To err is human, Did a great mistake at work?  Just accept it and go on.  Listen to the advices and suggestions ( … and perhaps scoldings/brats).  And the greatest thing you could do is not to commit the same mistake again! And don’t blame your computer algorithm or your gadget, after all the programs are written by humans like you and me!

10. Pass on the baton!

You might have been done with a successful PhD.  Of course apart from acknowledgments, frequent e mails what do you think is the best gift you could give back to your mentors?  A good application of your PhD?  a good scientific career next?  To me, it is raising a person like you.  Pass on the baton, don’t forget that! after all, you reaped benefits from your Guru.  There are many people waiting for their Gurus as well!

 All the best!

A very useful and interesting one!

NCBI Insights

This blog post is intended for geneticists and dataflow engineers who need to compare genetic variants.

Have you ever tried to determine if two genetic variants are the same? If so, you’re not alone. There are competing ways to represent variants, handling ambiguous assignments, as well as reconciling updates to underlying sequence models. To help you with these problems, we’re introducing a new set of web services for comparing and grouping variants.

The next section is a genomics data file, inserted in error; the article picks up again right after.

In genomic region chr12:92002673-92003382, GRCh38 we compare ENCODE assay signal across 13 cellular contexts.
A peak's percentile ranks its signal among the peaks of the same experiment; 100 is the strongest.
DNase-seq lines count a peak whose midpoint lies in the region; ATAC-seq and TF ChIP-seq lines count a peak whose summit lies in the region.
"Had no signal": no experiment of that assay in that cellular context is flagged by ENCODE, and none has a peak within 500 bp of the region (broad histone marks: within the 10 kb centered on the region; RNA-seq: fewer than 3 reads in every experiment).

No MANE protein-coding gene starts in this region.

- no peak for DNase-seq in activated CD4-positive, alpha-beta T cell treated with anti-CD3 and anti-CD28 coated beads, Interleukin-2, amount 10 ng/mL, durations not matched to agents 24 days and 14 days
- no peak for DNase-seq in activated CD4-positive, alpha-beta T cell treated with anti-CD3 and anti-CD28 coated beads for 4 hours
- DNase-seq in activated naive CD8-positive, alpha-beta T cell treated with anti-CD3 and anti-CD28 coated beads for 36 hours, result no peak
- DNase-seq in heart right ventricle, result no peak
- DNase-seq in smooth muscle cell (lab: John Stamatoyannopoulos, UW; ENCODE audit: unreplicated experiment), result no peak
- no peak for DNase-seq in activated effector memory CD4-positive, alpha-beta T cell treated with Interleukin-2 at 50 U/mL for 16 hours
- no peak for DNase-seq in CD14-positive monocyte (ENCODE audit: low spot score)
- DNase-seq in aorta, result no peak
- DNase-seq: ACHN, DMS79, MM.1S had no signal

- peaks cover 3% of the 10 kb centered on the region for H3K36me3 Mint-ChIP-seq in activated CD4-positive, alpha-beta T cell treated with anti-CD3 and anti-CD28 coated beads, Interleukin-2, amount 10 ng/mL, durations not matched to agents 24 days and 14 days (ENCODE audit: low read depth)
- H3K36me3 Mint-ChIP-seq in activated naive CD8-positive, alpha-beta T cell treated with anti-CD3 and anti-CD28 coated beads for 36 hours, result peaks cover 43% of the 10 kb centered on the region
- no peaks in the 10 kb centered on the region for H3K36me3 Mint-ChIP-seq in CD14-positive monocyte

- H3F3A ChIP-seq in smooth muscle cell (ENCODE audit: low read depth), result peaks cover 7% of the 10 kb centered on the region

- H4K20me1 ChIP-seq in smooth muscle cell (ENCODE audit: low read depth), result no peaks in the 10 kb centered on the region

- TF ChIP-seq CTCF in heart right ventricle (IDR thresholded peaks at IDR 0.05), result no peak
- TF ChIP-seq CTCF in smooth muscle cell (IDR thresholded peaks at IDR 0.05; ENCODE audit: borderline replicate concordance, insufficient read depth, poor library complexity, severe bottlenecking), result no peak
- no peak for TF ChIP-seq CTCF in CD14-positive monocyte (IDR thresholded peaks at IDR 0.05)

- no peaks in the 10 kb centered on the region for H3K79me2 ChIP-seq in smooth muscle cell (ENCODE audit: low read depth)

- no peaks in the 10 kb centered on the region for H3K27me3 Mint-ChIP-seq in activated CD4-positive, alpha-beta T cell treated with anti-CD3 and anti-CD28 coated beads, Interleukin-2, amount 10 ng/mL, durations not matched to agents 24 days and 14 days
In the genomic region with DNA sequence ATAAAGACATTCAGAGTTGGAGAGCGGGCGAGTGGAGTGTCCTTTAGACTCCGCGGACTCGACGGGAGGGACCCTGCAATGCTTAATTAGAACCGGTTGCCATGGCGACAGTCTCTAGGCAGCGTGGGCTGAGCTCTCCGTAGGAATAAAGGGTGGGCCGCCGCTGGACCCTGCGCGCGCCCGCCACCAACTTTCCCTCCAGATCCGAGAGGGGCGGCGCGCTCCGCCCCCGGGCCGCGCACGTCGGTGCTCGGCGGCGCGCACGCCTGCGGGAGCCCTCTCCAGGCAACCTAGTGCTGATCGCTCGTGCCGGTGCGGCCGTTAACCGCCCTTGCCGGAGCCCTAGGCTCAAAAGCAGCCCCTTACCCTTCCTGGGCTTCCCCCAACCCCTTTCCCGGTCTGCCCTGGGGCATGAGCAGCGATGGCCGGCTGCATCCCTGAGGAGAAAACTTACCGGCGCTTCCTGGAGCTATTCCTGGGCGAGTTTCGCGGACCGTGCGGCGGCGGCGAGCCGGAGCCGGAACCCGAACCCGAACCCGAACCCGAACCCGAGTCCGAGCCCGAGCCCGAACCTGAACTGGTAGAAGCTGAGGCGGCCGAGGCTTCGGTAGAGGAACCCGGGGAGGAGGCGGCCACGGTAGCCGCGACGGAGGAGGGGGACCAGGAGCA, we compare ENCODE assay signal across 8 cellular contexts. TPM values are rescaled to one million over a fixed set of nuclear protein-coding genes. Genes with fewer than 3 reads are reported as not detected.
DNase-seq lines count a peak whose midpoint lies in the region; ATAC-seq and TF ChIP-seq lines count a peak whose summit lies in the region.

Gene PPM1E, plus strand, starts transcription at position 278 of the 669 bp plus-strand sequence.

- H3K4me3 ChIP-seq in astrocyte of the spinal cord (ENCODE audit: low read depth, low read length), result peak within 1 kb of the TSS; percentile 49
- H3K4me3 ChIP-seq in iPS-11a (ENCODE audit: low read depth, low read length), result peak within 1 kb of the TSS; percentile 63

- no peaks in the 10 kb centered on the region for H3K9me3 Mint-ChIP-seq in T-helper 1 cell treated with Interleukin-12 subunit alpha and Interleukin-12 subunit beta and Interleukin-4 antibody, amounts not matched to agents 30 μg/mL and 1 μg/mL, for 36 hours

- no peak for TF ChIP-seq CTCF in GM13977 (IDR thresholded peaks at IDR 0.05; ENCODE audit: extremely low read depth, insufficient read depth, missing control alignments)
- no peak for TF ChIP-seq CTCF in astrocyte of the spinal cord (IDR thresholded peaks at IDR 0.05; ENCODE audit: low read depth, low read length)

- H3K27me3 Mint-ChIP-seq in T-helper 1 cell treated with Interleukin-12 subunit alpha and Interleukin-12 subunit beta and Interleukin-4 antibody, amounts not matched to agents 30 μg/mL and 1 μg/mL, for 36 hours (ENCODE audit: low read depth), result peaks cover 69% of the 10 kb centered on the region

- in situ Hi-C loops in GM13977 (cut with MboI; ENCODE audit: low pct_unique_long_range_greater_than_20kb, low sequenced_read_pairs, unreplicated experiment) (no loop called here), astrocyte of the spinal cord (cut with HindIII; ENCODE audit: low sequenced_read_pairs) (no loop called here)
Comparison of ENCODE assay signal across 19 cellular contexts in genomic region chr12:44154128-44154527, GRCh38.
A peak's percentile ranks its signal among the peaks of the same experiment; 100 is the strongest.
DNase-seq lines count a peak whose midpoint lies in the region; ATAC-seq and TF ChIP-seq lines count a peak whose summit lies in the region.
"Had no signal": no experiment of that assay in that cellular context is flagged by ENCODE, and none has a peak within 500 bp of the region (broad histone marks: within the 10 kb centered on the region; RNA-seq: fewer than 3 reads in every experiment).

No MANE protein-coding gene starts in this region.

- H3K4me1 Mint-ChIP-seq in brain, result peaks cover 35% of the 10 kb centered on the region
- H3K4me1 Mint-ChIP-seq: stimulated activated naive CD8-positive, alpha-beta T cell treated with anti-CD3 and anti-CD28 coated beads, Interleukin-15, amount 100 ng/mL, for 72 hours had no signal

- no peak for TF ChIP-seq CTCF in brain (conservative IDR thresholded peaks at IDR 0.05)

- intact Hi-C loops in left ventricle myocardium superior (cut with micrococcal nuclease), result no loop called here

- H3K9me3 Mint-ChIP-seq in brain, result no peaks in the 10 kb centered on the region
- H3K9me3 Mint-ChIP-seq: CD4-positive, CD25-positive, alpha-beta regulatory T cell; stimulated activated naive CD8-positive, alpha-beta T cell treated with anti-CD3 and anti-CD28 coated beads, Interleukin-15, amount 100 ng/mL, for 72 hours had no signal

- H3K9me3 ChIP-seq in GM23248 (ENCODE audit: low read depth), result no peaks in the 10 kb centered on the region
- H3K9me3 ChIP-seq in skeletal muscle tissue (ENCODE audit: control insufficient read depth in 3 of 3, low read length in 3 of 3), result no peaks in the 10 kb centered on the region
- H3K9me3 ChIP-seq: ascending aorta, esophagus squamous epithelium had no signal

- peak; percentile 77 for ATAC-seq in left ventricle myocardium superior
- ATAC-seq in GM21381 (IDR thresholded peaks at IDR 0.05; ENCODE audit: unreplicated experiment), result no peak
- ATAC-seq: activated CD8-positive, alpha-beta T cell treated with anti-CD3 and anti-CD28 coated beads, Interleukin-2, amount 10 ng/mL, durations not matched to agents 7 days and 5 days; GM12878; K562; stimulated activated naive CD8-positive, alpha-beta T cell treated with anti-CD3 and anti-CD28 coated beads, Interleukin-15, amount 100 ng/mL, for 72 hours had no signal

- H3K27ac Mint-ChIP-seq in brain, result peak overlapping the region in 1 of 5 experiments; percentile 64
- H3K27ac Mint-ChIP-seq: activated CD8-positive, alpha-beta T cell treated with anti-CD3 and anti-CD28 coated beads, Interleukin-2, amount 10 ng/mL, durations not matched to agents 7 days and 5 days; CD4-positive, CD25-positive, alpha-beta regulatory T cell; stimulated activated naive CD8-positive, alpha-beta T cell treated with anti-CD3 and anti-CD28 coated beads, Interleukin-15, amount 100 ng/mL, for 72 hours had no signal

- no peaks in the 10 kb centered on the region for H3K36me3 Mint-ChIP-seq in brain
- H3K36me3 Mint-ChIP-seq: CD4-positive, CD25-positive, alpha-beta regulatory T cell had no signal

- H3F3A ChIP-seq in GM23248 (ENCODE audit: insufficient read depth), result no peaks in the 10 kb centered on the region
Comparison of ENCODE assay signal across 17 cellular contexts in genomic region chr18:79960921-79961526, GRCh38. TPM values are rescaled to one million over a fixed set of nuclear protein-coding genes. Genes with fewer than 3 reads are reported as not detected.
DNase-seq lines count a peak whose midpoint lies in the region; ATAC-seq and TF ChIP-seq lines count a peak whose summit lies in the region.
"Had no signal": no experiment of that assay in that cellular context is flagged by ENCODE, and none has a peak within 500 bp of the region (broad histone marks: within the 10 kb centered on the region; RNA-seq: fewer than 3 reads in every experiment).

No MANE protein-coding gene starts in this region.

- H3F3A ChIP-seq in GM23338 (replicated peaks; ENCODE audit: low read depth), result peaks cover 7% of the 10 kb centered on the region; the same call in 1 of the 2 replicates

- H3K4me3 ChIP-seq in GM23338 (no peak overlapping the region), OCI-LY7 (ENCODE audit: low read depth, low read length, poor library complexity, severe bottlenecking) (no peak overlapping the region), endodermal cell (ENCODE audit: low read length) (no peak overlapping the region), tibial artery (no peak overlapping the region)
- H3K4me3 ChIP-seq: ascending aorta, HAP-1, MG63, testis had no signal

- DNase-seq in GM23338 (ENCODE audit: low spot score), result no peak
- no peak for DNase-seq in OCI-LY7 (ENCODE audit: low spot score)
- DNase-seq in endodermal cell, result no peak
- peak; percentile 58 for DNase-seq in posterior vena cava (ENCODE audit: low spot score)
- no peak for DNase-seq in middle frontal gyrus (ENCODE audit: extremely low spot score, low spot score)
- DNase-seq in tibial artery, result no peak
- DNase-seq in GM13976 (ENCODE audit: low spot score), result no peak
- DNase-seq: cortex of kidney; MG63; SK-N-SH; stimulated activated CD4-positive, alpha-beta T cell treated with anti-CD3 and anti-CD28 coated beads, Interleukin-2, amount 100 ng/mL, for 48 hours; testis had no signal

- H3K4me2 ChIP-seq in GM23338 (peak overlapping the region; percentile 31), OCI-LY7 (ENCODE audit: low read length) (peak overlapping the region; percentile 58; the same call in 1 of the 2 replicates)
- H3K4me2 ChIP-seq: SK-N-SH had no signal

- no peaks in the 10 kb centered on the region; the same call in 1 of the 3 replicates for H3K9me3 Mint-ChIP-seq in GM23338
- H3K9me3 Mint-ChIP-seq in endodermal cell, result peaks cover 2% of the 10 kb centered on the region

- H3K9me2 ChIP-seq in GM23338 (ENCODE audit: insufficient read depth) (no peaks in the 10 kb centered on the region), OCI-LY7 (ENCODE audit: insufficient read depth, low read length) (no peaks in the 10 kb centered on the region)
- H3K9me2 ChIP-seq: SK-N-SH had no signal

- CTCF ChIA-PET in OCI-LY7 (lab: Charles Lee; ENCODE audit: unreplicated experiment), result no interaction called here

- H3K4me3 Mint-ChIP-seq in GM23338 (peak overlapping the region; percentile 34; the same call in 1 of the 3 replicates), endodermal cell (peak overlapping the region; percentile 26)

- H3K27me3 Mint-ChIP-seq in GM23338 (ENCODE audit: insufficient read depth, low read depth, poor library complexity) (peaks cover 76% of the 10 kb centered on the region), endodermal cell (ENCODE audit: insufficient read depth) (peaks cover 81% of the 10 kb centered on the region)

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Yes, we bade good-bye to the year 2016.  Season’s greetings and best wishes for the new year 2017.  Resolutions, Re-promises and Raining ideas, of course would be a part of your scientific career every year.  But to those who are in the early career phase and are working towards a good scientific temperament, I ‘d encourage you to consider the following.  Wondering why “Ten,” if they could be more ( or even less)?  Our human intuition listens to such scores🙂

  1.  Live up-to your expectations:  Yes, not your mentor’s or well-wishers’.  But yourself. Sometimes, we miss that and it is time, we watch out on the things what we have overlooked when we had resolutions set for last year.
  2.  Review an article:   We overlook writing research reviews and to those who have never ventured writing a review, please write the one.  It is a learning experience.
  3. Bring thoughts at your best: Be positive.  keep your mind active.  Accept criticism and move ahead.  There are people amidst us who suggest us.  Please take it, accept it and try to implement it if your heart says so.